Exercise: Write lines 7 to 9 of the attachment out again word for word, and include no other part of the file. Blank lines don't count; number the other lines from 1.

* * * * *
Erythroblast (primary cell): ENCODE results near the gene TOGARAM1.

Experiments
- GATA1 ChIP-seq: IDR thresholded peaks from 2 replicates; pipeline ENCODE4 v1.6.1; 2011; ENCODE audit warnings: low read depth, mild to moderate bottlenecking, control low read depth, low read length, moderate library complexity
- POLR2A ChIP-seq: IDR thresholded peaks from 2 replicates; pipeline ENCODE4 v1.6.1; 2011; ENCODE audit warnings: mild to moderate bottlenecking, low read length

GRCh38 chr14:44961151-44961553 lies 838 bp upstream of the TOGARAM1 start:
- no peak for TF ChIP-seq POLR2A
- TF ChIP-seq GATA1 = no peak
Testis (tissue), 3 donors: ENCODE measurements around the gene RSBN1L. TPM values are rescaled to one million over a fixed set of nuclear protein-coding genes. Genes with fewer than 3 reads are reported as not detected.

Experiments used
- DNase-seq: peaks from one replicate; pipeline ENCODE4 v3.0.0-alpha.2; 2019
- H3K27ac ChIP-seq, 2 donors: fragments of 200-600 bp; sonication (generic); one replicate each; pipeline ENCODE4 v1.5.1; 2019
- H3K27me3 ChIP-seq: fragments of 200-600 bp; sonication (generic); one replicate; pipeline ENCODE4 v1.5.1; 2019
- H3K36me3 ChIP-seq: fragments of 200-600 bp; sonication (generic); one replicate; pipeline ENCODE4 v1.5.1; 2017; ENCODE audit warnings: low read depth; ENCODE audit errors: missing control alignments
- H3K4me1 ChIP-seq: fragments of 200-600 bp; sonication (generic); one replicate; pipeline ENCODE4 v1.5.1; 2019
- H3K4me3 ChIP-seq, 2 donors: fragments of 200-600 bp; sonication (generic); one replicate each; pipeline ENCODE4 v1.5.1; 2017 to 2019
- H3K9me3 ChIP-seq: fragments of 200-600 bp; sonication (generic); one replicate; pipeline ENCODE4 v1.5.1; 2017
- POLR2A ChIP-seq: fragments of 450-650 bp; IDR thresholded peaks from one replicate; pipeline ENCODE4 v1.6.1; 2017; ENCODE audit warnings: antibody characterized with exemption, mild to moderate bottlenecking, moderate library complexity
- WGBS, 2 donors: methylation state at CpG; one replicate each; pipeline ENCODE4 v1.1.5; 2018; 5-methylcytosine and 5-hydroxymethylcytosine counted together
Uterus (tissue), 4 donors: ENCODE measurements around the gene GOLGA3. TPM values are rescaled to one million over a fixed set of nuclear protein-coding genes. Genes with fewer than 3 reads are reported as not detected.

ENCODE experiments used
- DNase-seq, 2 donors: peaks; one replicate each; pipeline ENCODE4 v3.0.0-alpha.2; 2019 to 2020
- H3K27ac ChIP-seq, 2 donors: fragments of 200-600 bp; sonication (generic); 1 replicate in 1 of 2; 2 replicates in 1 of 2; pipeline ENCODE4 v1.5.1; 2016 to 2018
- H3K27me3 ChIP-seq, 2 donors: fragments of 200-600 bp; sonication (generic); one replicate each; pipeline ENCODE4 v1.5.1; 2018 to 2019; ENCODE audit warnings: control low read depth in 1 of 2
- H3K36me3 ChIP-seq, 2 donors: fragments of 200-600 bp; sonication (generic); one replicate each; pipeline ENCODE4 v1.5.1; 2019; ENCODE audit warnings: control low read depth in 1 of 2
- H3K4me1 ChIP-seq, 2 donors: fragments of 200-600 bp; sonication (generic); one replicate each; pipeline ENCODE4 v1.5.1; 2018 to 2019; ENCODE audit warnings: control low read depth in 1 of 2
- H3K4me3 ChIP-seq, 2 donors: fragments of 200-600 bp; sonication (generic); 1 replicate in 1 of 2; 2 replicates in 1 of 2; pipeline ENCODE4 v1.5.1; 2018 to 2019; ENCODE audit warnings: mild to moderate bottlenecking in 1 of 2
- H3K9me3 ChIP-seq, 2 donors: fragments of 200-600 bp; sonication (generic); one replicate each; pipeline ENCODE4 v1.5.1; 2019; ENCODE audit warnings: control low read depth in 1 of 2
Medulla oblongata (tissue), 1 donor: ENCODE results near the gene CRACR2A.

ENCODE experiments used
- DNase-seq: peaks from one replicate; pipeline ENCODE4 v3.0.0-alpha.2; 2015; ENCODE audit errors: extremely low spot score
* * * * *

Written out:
- TF ChIP-seq GATA1 = no peak
Testis (tissue), 3 donors: ENCODE measurements around the gene RSBN1L. TPM values are rescaled to one million over a fixed set of nuclear protein-coding genes. Genes with fewer than 3 reads are reported as not detected.

Experiments used